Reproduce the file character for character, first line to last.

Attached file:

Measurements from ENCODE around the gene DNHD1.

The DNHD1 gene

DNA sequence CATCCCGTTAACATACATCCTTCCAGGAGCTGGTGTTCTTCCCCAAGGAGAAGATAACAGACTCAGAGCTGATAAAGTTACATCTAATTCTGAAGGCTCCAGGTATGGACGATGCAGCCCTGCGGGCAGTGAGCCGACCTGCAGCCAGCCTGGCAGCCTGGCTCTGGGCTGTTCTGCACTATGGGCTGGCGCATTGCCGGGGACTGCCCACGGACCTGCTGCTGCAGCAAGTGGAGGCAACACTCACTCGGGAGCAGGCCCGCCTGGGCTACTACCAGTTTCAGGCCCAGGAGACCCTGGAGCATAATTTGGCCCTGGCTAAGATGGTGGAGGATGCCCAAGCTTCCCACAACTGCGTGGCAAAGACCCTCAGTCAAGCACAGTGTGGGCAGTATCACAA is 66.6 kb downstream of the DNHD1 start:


Measurements from ENCODE around the gene DNHD1.

The DNHD1 gene

DNA sequence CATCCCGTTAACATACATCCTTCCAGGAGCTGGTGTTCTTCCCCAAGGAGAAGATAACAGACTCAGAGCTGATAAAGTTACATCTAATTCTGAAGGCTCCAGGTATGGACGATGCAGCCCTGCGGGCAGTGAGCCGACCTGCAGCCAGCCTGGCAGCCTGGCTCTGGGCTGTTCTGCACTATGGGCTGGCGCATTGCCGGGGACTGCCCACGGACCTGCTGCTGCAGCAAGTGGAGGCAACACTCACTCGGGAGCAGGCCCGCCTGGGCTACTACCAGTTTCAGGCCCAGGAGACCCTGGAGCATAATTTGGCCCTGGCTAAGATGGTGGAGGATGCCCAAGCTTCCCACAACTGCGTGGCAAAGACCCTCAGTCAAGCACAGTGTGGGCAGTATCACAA is 66.6 kb downstream of the DNHD1 start: